Injured workers may question what a permanent partial disability rating (PPD) means to their workers’ compensation case. Essentially, the PPD rating is a final medical assessment of a worker’s injury as it relates to his ability to function. At some point during the recovery process after an injury, the patient’s doctor will need to determine if his recovery has plateaued to a point where there is not likely to be further improvement. If it is decided that the patient has reached “maximum medical improvement,” the doctor will issue the PPD rating. The rating is a a percentage of the worker’s current functioning and range of motion as compared with his pre-injury ability. The American Medical Association’s Guide to Impairment serves as the physician’s road map for determining the PPD rating.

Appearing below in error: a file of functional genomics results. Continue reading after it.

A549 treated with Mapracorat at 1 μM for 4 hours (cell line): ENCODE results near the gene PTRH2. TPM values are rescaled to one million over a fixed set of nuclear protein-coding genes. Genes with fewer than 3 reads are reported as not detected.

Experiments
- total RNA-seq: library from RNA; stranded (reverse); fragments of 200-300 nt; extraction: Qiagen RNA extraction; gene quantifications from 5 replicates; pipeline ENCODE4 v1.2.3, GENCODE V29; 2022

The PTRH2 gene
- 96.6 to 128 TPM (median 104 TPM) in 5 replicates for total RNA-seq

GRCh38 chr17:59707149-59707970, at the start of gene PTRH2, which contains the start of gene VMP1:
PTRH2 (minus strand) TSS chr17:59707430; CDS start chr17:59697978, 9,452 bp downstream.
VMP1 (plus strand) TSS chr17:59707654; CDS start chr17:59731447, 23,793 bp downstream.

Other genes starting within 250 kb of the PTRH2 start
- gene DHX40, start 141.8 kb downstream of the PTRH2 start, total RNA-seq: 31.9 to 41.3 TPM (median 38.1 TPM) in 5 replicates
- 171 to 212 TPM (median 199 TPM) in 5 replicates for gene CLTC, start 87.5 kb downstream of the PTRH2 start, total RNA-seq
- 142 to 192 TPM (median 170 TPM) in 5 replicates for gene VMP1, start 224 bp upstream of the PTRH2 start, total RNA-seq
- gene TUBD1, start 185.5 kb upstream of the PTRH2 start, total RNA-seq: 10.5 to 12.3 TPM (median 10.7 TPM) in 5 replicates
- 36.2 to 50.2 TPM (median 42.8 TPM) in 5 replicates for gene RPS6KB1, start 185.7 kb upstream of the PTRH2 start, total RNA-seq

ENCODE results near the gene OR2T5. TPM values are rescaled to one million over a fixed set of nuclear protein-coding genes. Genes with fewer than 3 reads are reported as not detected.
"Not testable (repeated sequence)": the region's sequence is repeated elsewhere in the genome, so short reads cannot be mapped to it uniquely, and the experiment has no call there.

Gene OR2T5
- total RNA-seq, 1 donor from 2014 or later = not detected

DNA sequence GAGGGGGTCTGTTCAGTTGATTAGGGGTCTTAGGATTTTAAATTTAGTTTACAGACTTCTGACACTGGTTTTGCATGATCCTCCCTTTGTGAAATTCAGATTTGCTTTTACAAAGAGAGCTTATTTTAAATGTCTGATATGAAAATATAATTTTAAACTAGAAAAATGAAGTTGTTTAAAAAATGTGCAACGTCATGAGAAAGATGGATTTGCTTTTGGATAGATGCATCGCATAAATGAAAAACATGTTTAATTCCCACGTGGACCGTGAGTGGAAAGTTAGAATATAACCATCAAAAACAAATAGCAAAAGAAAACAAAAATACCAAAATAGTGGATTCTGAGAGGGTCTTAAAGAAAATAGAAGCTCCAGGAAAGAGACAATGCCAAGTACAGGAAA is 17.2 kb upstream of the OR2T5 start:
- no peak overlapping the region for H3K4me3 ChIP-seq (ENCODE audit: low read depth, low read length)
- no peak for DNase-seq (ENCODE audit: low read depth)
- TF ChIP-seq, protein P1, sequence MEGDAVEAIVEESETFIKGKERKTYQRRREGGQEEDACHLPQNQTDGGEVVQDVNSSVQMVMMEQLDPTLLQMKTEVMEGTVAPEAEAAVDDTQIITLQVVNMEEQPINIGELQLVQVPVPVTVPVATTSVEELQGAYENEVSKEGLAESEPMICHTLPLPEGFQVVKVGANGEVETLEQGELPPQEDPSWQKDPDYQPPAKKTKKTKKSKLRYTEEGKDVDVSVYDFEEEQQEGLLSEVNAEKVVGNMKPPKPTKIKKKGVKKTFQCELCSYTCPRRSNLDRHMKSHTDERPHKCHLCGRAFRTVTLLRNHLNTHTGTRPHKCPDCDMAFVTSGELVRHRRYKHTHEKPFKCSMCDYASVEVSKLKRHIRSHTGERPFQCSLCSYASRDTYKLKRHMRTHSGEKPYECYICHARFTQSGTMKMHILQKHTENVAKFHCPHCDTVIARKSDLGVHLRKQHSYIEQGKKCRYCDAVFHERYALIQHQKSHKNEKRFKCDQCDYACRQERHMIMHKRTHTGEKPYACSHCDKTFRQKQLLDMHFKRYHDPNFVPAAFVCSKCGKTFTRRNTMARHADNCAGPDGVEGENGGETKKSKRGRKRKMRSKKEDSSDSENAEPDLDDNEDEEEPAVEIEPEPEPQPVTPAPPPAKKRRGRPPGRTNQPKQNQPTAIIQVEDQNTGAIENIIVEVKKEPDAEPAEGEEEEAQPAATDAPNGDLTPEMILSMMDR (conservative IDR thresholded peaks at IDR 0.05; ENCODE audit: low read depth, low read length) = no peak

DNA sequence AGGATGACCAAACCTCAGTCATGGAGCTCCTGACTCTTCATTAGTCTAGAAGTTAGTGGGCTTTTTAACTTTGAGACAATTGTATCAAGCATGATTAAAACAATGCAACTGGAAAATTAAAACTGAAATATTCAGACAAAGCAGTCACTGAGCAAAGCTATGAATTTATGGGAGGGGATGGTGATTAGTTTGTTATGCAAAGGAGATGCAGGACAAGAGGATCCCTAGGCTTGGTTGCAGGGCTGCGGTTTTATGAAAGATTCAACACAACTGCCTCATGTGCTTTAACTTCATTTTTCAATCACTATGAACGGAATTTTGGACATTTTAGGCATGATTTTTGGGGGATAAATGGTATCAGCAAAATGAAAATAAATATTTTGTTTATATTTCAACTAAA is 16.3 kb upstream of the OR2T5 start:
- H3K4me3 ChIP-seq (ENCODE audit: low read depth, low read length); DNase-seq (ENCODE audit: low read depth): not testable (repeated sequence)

The PPD rating is relevant to the level of benefits the worker may receive, in that the Georgia’s Workers’ Compensation Act provides compensation based in part on this rating. See the legal table found in O.C.G.A. §34-9-263.
Georgia law defines PPD as a disability “partial in character but permanent in quality resulting in a loss or loss of use of body members or from the partial loss of use of the injured employee’s body.”
In certain circumstances, doctors may disagree on the ratings. You may have the option of seeking a second opinion.
Navigating the alphabet soup of workers’ compensation can be a trying experience, particularly for a person who is hurt and unable to work. If you are unclear as to what PPD means to your case, or questioning the rating you have received, please call us for a free consultation.
The Ramos Law Firm has been supporting Georgia’s workforce for nearly a decade, practicing 100% Worker’s Compensation. Visit our website and blog for trends and news affecting Georgia workers.